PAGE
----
Taken from NJSpotlight.com
By Michael Hill
September 17, 2020
It’s a major shift in New Jersey’s workers’ compensation law. During the health emergency, essential workers no longer have to prove they contracted the coronavirus on the job to qualify for workers’ compensation benefits. Gov. Phil Murphy signed it into law Monday, retroactive to March 9.
“They’re required to go to work. They go there, they get sick and then, under the old worker’s compensation system, they would have to keep proving, it would be very difficult, they would have to prove that they got the COVID at work,” Sen. Linda Greenstein (D-Middlesex) said.
The new law shifts the burden of proof from the employee to the employer. One nurse from Virtua Memorial Hospital says the law will be a game changer.
“I’m thinking of one member in particular who had a prolonged hospital stay for a documented at-work exposure and she’s still having problems getting her workman’s comp,” said Sheryl Mount, president of Health Professionals and Allied Employees Local 5105. “The news of this passing to her was a godsend.”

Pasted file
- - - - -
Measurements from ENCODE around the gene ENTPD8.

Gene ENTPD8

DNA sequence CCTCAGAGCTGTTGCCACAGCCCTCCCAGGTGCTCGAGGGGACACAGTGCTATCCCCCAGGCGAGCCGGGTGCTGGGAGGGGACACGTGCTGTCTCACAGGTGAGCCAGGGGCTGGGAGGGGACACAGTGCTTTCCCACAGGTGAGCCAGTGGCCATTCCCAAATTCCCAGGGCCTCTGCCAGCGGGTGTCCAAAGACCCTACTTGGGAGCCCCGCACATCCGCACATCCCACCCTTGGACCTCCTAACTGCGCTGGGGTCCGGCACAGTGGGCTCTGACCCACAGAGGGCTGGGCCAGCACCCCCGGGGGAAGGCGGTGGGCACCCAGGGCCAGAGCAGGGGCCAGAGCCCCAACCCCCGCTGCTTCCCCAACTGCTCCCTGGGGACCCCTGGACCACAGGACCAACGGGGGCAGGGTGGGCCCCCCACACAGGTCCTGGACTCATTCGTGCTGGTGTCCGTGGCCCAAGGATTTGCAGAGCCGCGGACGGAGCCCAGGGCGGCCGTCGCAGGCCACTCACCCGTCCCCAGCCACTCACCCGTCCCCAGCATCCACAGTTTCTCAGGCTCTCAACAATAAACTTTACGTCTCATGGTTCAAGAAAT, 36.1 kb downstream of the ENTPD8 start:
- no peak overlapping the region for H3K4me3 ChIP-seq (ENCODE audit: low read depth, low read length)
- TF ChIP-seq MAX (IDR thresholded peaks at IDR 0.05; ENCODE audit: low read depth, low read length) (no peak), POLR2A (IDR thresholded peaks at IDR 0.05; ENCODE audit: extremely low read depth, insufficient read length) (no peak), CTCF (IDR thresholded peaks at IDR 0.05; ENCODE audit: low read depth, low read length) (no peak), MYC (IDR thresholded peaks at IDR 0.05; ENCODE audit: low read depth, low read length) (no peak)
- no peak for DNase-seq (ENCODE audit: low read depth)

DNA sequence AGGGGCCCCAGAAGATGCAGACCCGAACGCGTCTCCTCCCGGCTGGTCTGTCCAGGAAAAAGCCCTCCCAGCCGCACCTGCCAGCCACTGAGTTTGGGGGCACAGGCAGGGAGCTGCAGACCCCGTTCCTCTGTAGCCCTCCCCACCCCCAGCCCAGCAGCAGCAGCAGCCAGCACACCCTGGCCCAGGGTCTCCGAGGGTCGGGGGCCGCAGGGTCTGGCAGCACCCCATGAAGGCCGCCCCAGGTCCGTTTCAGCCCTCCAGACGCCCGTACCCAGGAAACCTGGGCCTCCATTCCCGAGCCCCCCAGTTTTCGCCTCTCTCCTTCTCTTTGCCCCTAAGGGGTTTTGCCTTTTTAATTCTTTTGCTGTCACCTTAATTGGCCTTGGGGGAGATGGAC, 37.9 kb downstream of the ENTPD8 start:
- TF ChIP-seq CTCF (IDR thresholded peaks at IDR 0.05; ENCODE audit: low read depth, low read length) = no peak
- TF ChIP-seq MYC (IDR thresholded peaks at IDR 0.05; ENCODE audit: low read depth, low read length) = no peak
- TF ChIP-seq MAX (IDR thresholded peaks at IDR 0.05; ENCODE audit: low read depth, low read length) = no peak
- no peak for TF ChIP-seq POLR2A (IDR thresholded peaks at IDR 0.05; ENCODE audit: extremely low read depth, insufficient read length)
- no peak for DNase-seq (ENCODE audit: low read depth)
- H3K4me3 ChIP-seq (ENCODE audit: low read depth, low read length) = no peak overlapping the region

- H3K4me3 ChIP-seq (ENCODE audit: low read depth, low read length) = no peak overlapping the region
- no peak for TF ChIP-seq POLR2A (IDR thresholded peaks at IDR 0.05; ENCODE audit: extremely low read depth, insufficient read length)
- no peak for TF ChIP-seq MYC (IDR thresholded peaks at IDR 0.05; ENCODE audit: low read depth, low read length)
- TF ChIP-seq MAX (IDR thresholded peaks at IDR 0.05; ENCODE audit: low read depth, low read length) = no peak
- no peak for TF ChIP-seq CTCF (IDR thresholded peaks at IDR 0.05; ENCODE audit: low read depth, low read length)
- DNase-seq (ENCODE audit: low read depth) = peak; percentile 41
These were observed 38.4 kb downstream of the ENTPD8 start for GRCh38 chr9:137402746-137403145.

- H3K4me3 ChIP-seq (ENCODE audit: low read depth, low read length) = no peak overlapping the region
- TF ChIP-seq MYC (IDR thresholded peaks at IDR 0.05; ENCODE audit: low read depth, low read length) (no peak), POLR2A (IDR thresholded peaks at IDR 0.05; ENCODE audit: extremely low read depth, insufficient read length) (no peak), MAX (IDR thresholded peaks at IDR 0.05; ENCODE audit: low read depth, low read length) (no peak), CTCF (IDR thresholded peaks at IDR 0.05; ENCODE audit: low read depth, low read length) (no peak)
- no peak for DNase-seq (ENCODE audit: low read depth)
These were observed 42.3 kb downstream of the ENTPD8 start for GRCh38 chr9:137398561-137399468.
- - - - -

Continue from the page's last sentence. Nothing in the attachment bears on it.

“Workers who sacrificed their health to take care of these desperately sick patients should never have to take on their employer,” said Debbie White, the president of Health Professionals and Allied Employees.
The new law also applies to gas station attendants and automotive and convenience store workers.
“It’s unfair, and mostly it’s unreasonable, to pass a law with a presumption, an automatic presumption, that an employee contracted the COVID-19 virus while at work,” said Sal Risalvato, executive director of the New Jersey Gasoline, Convenience, Automotive Association.
A maskless mob that greeted social media influencer Nelk Boys in Seaside Heights led to disorderly conduct citations.
“It was irresponsible from top to bottom in every respect,” Gov. Phil Murphy said at Wednesday’s coronavirus briefing.